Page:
The Maroon Bells are considered to be the most photographed peaks in all of North America according to the US Forest Service website. Today we gave them a visit.
They are located just outside of Aspen which makes them very easy to get to for a lot of people.
To get there we had to drive north for a short while and then head west on the highway that climbs up 12,000 foot Independence Pass and then down into Aspen.
Because the area is so popular they only allow private cars to drive up to the trailhead from 7-9 am and 5-7 pm. The rest of the time you must take a bus from Aspen.
We really like to have the car with us and since the weather and sky have been much better in the morning we decided to try to get there before the 9 am deadline.
Unfortunately it is a 1 1/2 hour drive from the campground so to give us enough time to get ready and extra travel time we dragged ourselves out of bed at 6 am. I know this is normal for a lot of people but not us.
When we got up the sky was perfectly clear. We had been delaying this trip for just such a day.
As we headed north there were clouds on the horizon.
Darn or words to that effect.
But as we headed west we were soon back in the sun.
The highway to Aspen is all paved so it is an easy drive. It was amazingly empty at 6:45 am.
The climb up from the east was wide open with only a few switchbacks. I will include pictures from both the morning and afternoon trip depending on which are better.
We saw a mama deer and her two fawns cross the road well in front of us.
The highway goes down this valley and then returns climbing the hill ahead of us.
Then we go down another long valley with the pass ahead of us. It is that flat spot just above the highway.
Then you do a couple of long sweeping switchbacks to the top. These pictures are from going home.
Looking back down the valley.
We stopped at the lookout at the top of the pass on the way home. We didn’t want to waste any time in the morning.
The views were OK but we are getting spoiled.
Looking back down on the highway towards the east.
The western section of the highway was much more interesting. You start by going down a long slash cut into the side of a cliff. Again these are afternoon pictures because the light was better.
Looking down at where we are going or in the afternoon had been.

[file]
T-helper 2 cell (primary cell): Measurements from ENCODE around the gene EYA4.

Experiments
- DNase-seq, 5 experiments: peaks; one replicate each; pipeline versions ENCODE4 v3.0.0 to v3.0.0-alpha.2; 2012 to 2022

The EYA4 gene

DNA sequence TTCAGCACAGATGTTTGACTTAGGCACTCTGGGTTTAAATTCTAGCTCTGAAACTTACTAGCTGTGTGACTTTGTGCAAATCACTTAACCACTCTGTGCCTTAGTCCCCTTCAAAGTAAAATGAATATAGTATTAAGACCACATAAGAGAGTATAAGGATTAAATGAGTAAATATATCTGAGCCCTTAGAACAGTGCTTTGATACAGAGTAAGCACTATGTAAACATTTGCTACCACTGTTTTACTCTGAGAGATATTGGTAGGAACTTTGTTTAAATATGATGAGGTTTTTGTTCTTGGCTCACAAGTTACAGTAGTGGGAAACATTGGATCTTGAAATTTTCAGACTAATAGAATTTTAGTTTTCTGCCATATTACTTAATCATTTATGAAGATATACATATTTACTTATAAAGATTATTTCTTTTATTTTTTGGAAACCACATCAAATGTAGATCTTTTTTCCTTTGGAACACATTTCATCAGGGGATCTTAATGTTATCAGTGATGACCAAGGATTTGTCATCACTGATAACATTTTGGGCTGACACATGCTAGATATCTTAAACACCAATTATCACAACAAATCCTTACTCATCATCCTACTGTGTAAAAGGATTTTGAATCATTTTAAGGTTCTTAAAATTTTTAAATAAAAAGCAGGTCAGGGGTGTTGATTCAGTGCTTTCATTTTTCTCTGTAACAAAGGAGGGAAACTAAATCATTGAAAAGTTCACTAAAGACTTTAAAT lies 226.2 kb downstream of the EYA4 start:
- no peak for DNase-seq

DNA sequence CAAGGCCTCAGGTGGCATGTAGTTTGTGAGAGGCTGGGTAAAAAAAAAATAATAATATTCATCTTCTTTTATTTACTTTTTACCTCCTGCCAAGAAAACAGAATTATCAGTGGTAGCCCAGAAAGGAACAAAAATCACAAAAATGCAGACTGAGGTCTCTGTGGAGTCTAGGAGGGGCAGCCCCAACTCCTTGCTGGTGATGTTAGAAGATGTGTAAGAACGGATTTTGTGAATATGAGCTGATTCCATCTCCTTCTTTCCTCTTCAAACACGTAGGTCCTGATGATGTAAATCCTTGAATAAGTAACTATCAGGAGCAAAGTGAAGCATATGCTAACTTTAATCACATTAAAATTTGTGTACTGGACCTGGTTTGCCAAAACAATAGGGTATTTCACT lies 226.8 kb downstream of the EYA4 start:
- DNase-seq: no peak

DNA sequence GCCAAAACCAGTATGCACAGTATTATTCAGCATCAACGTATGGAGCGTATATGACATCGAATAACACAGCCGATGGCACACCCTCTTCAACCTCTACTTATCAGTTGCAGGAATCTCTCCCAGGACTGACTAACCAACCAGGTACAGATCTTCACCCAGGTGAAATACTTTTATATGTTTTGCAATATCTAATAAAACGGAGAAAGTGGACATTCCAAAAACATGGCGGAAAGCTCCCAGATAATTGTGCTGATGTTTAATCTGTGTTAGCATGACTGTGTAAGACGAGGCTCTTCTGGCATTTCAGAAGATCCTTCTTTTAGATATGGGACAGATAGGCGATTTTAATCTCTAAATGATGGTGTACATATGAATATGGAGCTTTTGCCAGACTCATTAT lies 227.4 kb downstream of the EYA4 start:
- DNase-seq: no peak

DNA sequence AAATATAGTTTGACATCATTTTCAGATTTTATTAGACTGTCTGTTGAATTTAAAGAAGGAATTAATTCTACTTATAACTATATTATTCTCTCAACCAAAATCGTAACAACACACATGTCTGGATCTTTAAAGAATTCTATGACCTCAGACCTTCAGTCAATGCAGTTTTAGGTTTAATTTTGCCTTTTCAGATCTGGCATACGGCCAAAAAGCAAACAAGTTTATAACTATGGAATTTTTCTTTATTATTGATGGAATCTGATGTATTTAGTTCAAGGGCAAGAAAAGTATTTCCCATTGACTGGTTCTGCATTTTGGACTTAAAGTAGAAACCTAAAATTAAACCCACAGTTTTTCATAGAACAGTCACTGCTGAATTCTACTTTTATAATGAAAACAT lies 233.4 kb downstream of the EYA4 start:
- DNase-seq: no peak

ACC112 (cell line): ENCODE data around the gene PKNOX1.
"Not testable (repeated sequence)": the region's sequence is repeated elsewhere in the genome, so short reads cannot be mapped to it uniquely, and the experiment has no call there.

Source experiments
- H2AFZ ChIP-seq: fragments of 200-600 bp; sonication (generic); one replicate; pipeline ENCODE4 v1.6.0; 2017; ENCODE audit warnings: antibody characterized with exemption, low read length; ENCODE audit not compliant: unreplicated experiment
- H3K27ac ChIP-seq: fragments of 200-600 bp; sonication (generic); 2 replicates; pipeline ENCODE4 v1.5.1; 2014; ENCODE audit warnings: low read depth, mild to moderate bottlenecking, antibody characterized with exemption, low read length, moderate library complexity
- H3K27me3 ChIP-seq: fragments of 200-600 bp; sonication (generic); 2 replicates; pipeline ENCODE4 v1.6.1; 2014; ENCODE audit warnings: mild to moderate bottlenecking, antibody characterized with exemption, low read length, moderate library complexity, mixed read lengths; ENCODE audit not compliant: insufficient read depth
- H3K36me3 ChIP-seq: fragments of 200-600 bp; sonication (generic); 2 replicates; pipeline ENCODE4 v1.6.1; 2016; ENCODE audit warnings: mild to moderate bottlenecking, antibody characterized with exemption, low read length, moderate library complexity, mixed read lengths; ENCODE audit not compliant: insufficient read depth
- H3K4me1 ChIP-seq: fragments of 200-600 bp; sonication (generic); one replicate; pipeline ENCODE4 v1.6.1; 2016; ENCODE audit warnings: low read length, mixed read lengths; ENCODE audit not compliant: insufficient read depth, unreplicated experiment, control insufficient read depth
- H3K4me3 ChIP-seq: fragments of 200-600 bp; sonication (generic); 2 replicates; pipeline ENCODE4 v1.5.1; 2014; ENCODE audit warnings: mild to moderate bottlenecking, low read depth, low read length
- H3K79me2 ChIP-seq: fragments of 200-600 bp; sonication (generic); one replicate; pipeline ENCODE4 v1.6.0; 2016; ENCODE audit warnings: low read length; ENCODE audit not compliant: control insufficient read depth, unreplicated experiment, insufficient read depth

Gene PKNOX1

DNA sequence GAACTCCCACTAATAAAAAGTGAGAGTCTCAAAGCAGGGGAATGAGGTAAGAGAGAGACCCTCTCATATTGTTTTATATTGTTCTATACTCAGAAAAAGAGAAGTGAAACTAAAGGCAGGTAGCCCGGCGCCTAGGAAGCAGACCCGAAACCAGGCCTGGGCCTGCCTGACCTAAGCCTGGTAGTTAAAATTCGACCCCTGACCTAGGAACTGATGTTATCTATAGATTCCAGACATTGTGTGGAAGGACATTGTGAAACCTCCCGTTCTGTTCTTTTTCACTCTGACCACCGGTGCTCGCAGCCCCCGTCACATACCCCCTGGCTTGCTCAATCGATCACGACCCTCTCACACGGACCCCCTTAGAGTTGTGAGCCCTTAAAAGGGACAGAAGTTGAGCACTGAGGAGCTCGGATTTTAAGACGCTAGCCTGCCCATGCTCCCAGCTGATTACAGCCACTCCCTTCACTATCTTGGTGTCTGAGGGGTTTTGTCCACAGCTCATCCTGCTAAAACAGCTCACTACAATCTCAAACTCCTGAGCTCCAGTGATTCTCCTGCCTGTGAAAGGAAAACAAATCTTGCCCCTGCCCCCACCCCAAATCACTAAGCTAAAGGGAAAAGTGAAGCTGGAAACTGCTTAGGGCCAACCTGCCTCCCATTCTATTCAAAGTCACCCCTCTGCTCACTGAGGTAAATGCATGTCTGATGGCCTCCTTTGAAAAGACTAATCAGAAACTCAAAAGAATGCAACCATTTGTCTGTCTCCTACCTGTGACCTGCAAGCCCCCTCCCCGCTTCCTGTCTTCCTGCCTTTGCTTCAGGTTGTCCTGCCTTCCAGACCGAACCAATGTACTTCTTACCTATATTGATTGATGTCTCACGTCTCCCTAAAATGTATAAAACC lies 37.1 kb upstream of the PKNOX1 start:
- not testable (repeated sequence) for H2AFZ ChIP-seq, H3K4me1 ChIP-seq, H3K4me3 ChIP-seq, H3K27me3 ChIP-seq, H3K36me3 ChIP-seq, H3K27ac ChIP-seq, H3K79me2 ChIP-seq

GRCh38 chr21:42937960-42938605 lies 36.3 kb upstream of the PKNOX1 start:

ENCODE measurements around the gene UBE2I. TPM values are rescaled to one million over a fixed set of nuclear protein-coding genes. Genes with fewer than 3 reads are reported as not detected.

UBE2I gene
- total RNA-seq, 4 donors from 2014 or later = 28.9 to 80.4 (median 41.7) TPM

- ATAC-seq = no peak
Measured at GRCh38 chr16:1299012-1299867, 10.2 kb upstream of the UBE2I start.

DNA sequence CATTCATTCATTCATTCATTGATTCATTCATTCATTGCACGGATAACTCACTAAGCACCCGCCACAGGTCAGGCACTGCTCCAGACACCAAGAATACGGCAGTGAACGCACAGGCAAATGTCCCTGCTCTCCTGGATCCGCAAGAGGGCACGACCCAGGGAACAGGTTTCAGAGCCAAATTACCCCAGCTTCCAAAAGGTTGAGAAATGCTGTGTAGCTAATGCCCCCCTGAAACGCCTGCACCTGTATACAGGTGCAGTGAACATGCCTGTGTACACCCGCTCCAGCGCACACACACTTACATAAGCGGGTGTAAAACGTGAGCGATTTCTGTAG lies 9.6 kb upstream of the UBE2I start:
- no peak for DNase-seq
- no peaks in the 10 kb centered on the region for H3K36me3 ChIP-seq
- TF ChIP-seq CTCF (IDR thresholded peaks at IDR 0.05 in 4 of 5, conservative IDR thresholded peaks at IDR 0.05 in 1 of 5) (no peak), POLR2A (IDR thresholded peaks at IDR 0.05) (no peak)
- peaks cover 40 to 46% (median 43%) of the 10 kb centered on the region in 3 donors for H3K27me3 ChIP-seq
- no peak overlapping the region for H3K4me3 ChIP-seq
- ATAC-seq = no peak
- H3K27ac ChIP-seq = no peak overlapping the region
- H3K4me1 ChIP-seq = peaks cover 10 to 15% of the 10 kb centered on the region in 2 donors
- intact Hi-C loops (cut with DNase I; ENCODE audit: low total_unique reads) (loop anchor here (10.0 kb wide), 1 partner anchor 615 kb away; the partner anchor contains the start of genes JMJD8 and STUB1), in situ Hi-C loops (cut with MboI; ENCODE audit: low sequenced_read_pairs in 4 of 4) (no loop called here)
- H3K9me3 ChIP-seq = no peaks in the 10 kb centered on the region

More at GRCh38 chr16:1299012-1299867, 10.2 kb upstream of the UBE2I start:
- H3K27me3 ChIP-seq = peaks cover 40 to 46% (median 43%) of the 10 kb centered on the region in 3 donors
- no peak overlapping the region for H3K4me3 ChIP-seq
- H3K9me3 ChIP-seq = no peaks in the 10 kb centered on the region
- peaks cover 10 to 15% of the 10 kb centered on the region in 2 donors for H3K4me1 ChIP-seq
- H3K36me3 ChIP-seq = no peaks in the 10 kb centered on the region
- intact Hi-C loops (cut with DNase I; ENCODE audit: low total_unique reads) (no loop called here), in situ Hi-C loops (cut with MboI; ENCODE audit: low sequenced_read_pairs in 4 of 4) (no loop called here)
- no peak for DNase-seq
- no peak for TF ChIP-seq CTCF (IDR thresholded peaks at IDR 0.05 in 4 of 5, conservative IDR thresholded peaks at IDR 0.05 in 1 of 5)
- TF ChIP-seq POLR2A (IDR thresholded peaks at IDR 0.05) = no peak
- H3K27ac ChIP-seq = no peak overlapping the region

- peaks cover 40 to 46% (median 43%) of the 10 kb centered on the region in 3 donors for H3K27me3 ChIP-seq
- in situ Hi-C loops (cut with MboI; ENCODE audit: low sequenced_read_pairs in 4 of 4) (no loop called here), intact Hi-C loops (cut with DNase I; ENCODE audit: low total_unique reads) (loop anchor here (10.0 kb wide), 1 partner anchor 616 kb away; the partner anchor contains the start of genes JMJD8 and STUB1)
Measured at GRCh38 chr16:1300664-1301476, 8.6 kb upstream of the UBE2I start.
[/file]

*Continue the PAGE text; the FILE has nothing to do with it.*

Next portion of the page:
The rest of the way down was very twisty with speed limits in the 25-30 mph range.
There were even a few section where it was so narrow that there were no lane markings. It was barely two cars wide. If you met a truck you were required to back up to a wider spot to let it by. In the morning I didn’t meet anybody but it was much busier in the afternoon. One guy in a very large SUV felt he owned a bit too much of the road and it was close.
We didn’t stop in Aspen in either direction. We have been here skiing many years ago.
We made it to the park gate at around 8:30. Lots of time. The parking lot up at the trailhead didn’t look that busy yet either but there sure were a lot of people there.
This view of the Bells has a Lake Louise feel to us. Maroon Lake in the foreground with the Bells in the back. The lake was nice and calm so the reflection was not too bad.
I had read in another blog. “Unlike other mountains in the Rockies that are composed of granite and limestone, the Bells are composed of metamorphic sedimentary mudstone that has hardened into rock over millions of years. The mudstone is responsible for the Bells' distinctive maroon color.”
We started with the short path along the lake to the other end. The lake is very shallow and clear.
Some more maroon peaks were beside us.
At the other end of the lake there is a creek coming down from the mountains.
From here you can do a short hike to a small cascade up the creek or you can do a much longer hike to Crater Lake which is higher and closer to the Bells.
Off we go. Altogether the return trip from the car to where we turned around was an 8 km hike that gained about 1000 feet in elevation.
It was a steep and very rocky trail. Not just small rocks but big enough ones that if you made a misstep you could easily sprain and ankle.
It was also very crowded. Easily one of the busiest trails that we have been on. There were also people of all shapes, sizes and ages. Lots of families with young kids, even a baby just a few months old. Also a lot of elderly but very fit people.
We started out climbing through the aspens.
Looking back down to Maroon Lake.
The trails eventually levels out a little for the rest of the way to the lake.
I think this was a Pica staring at us.
Since you had to watch your feet so much because of the roughness, we had to remember to look up every once in a while.
Everyone stops at this first view of the lake.
Down to the lake.
We walked around the lake until another peak showed up around the corner.
And a long thin waterfall on the peak in front of us.
We stopped at the stream that fed the lake.
Up the creek valley we could barely see another waterfall.
A long zoom of what we could see.
There looked like there was a very primitive trail heading that way so I just had to see if I could reach it. The first part was easy.
Following the creek.
The last section involved a lot of scrambling up a 45 degree rock fall but I got there. It was just too dangerous to get closer.
We returned to the head of the lake. By now it was about 11:30 so we had lunch.
With a lot of other people.
And the baby.
Great view though.
We then headed back.
Back around Maroon Lake to the car.
We got back to the RV about 3 pm and, of course, had a nap.
And no rain!